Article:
I'd like to introduce Taylor polynomials by generalizing the linear approximation of a function $f(x)$ to a quadratic approximation.
The linear approximation formula $L(x)=f(a)+f'(a)(x-a)$ of $f(x)$ near $a$ can be seen to be the point-slope formula of a line passing through the point $(a,f(a))$ with slope $f'(a)$.
Now, I'd like to derive the formula for a quadratic approximation of $f$ near $a$. Let this quadratic approximation be denoted by $T_2(x)$, and require that it satisfy the following $3$ conditions:
What is a nice way to show that $T_2(x)$ is what we know it to be without just writing it down and showing it has the desired properties? How can I motivate the coefficients? In other words, we don't really have a well-known ``point-slope-concavity" formula for parabolas that generalizes the point-slope formula we used to write down the linear approximation. I know I could start with a general form of $T_2(x)=Ax^2+Bx+C$, and use the above conditions to compute the coefficients, but for $a\ne 0$ this will be messy and unintuitive. If I could somehow motivate the switch to consider the form $T_2(x)=A(x-a)^2+B(x-a)+C$, that would be better, but I'm unsure how to convince the students that this is a natural form to consider.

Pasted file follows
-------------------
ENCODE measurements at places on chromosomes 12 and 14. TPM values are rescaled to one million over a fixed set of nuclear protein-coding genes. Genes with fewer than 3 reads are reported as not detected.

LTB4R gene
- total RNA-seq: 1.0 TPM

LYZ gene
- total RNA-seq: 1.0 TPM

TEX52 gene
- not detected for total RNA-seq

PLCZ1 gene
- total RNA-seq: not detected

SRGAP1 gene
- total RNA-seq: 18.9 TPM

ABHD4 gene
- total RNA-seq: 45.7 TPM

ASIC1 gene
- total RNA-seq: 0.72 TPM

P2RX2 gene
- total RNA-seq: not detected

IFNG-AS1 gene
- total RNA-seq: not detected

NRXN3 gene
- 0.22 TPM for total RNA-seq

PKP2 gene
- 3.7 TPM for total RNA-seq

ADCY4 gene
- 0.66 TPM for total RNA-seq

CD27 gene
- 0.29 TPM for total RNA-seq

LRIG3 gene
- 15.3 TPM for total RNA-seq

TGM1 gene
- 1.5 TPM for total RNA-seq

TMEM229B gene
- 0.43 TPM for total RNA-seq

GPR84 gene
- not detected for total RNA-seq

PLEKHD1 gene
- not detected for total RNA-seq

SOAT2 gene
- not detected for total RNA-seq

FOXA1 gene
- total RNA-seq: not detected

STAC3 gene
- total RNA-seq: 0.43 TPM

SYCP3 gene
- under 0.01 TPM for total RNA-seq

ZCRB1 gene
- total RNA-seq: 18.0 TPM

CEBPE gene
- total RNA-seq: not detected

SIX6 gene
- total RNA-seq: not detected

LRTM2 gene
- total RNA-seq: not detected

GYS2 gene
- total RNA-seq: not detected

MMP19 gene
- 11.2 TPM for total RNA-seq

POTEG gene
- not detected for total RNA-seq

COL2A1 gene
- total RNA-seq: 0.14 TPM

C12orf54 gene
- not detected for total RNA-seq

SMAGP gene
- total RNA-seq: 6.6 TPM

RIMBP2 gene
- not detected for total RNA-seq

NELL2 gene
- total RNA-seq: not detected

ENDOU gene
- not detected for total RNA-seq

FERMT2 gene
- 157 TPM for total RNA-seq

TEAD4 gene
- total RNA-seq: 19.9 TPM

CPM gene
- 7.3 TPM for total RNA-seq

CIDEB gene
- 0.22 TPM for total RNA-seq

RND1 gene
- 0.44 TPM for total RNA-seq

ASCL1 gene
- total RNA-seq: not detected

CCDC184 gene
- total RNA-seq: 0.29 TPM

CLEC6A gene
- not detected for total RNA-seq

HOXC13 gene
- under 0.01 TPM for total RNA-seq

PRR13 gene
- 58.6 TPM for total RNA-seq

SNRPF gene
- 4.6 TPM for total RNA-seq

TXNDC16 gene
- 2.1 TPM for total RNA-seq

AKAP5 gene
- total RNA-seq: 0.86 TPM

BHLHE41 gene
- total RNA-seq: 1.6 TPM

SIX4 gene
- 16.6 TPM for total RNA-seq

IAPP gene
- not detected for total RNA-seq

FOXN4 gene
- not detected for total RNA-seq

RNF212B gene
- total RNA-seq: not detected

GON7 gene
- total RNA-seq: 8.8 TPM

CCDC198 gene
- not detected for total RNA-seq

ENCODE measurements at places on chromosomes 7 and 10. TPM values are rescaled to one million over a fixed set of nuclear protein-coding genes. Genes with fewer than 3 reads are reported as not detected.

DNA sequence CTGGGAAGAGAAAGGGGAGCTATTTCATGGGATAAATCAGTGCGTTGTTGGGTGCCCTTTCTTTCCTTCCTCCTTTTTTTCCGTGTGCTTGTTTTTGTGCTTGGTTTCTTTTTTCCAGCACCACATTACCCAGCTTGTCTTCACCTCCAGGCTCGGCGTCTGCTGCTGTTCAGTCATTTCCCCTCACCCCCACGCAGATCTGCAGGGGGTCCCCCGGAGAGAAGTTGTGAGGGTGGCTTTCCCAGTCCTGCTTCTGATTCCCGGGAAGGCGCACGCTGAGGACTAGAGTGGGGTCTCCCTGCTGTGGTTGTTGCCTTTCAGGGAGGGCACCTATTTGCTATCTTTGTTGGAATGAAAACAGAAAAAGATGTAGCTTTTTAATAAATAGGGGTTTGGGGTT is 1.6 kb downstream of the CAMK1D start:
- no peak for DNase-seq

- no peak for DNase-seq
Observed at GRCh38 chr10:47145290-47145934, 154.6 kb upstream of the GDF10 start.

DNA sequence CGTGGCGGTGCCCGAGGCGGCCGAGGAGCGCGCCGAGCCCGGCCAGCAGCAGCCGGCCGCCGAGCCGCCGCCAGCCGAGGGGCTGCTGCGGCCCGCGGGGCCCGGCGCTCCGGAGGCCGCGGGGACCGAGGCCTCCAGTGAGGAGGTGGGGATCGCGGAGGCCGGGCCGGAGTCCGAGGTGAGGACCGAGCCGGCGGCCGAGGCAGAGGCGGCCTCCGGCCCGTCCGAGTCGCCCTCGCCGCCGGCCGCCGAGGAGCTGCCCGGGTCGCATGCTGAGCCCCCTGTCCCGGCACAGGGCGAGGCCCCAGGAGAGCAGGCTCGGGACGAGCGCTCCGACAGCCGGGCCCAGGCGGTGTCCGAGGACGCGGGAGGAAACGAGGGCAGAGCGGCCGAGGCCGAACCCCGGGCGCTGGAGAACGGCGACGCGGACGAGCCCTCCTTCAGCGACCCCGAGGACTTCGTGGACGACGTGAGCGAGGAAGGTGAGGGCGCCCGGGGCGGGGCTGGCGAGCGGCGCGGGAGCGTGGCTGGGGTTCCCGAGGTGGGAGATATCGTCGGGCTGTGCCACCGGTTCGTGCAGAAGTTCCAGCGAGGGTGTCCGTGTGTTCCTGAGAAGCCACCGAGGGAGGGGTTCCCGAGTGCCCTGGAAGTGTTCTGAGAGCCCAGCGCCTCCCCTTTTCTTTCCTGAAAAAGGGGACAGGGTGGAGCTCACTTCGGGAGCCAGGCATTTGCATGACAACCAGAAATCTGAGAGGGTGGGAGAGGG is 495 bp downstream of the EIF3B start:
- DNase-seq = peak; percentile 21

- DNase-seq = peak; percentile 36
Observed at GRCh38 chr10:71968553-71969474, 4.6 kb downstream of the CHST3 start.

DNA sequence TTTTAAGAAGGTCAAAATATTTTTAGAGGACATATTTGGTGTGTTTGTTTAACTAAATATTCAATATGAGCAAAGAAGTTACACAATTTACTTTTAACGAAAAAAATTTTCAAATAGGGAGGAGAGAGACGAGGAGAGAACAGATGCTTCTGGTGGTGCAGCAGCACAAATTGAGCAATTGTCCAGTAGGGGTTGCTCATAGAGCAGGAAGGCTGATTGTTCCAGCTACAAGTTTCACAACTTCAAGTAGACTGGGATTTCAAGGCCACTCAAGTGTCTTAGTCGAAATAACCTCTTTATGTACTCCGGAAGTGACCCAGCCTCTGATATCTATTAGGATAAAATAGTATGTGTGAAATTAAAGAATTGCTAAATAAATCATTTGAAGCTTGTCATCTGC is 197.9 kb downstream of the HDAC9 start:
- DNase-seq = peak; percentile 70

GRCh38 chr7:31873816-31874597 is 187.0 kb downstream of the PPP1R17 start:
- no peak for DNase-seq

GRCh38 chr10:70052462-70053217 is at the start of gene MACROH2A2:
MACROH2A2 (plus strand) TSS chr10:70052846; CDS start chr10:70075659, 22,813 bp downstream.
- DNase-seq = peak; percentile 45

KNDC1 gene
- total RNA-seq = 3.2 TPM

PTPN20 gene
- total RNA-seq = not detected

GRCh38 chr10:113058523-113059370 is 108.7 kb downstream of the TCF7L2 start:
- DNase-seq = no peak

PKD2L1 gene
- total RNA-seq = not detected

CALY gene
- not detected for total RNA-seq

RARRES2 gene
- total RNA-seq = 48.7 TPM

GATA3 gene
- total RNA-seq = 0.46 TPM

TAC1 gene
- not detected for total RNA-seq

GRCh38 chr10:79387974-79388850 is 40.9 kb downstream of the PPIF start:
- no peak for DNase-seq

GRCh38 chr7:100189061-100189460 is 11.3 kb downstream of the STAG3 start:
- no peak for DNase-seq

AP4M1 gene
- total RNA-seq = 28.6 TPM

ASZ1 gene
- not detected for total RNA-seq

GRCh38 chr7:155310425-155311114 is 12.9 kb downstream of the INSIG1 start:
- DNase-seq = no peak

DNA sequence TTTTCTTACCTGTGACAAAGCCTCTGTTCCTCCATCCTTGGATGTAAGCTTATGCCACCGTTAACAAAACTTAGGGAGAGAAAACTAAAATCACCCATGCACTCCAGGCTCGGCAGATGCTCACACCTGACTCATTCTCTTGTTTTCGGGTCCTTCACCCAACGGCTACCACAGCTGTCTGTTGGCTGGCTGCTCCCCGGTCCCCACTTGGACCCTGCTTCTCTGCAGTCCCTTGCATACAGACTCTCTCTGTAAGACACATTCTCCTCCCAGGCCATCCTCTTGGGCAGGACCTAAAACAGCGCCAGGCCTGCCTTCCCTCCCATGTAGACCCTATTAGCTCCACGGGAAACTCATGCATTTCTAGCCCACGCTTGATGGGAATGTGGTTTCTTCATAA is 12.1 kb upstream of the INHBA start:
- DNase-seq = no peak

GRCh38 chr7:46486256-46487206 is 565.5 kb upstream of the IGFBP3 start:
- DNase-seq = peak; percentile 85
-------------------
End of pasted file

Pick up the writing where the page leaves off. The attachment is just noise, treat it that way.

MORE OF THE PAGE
The best I've been able to do is start off assuming that $T_2(x)$ is of the form $$T_2(x)=f(a)+f'(a)(x-a)+c(x-a)^2$$ for some constant $c$ but I think this is too much assuming too soon. Sure we can test that this form will satisfy $1$ and $2$ above, and that $c$ gives us the flexibility to specify $T_2''(a)$ so as to satisfy $3$, but this is still unmotivating to me. Why did I think this would work? It seems I've just written down what I know will work, and have only left the challenge of finding the right $c$ (which is just a computation and gives no intuition).
How can I motivate the form for $T_2(x)$ I've started with? Or is there another way to do this? I'd like to avoid viewing Taylor polynomials as truncated Taylor series, as I'm hoping to introduce Taylor polynomials before discussing infinite and power series.
Of course, I'm hoping that if I can intuitively motivate the derivation of $T_2(x)$, then a generalization to $T_n(x)$ will be clear.